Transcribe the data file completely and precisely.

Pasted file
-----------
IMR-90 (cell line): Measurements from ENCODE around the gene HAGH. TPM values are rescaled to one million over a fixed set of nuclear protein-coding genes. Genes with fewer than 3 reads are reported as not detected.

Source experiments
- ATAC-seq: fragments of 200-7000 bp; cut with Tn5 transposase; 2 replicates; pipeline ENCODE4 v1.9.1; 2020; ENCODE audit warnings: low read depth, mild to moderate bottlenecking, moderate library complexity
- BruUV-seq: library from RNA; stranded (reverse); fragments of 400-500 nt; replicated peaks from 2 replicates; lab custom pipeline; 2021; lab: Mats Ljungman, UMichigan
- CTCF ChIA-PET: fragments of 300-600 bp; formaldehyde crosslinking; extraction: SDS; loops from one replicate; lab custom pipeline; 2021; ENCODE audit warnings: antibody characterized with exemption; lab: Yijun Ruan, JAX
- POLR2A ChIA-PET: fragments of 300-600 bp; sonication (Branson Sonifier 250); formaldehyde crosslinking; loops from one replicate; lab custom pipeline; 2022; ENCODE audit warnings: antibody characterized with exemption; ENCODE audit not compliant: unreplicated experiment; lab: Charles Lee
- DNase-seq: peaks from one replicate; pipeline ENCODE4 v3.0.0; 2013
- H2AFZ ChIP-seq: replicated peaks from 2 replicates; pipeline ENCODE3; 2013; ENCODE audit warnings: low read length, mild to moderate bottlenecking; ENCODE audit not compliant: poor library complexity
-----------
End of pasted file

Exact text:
IMR-90 (cell line): Measurements from ENCODE around the gene HAGH. TPM values are rescaled to one million over a fixed set of nuclear protein-coding genes. Genes with fewer than 3 reads are reported as not detected.

Source experiments
- ATAC-seq: fragments of 200-7000 bp; cut with Tn5 transposase; 2 replicates; pipeline ENCODE4 v1.9.1; 2020; ENCODE audit warnings: low read depth, mild to moderate bottlenecking, moderate library complexity
- BruUV-seq: library from RNA; stranded (reverse); fragments of 400-500 nt; replicated peaks from 2 replicates; lab custom pipeline; 2021; lab: Mats Ljungman, UMichigan
- CTCF ChIA-PET: fragments of 300-600 bp; formaldehyde crosslinking; extraction: SDS; loops from one replicate; lab custom pipeline; 2021; ENCODE audit warnings: antibody characterized with exemption; lab: Yijun Ruan, JAX
- POLR2A ChIA-PET: fragments of 300-600 bp; sonication (Branson Sonifier 250); formaldehyde crosslinking; loops from one replicate; lab custom pipeline; 2022; ENCODE audit warnings: antibody characterized with exemption; ENCODE audit not compliant: unreplicated experiment; lab: Charles Lee
- DNase-seq: peaks from one replicate; pipeline ENCODE4 v3.0.0; 2013
- H2AFZ ChIP-seq: replicated peaks from 2 replicates; pipeline ENCODE3; 2013; ENCODE audit warnings: low read length, mild to moderate bottlenecking; ENCODE audit not compliant: poor library complexity